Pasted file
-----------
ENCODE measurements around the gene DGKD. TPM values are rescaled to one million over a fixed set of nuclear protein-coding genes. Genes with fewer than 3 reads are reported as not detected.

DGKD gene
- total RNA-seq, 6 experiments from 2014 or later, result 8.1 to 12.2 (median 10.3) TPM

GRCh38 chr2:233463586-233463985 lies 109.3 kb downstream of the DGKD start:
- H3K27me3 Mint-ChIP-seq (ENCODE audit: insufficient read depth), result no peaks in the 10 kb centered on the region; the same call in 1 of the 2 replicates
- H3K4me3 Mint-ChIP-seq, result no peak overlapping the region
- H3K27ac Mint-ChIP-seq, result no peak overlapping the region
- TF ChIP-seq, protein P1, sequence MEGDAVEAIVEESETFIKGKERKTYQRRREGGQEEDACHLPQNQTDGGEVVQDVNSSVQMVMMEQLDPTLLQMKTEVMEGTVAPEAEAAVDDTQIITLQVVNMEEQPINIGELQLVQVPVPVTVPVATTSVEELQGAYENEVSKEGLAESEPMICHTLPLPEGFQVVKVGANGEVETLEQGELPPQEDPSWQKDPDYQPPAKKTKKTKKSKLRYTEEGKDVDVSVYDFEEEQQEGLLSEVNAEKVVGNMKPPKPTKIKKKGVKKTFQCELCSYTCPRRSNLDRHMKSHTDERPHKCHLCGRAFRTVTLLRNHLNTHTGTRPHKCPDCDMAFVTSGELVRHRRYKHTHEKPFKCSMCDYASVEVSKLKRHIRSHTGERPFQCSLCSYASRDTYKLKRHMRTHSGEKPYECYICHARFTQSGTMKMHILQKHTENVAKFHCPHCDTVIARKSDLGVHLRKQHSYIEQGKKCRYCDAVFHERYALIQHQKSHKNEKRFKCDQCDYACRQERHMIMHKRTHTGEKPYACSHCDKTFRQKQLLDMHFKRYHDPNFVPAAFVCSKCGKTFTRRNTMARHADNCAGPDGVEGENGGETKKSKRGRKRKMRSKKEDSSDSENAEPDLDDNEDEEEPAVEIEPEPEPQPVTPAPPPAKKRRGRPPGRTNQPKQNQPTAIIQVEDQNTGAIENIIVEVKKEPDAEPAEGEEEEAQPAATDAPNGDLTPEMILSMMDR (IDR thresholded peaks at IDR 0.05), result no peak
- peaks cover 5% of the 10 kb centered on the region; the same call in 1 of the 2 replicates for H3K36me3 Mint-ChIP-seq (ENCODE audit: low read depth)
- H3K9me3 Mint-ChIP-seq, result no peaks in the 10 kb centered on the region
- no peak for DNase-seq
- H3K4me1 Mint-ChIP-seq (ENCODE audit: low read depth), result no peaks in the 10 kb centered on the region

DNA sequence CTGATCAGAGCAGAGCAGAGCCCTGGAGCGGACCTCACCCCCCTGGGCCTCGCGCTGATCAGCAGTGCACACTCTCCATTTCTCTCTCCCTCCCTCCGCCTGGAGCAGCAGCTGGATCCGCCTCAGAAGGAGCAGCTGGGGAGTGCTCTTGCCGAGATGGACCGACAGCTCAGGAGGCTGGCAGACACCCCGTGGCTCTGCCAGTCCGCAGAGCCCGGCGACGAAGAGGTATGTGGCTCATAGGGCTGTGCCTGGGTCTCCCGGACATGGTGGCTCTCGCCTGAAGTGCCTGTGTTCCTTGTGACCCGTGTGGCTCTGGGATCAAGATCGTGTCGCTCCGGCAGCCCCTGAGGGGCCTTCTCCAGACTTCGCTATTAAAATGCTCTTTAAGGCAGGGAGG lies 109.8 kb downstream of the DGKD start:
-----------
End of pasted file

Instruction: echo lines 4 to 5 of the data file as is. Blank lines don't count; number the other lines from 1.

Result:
GRCh38 chr2:233463586-233463985 lies 109.3 kb downstream of the DGKD start:
- H3K27me3 Mint-ChIP-seq (ENCODE audit: insufficient read depth), result no peaks in the 10 kb centered on the region; the same call in 1 of the 2 replicates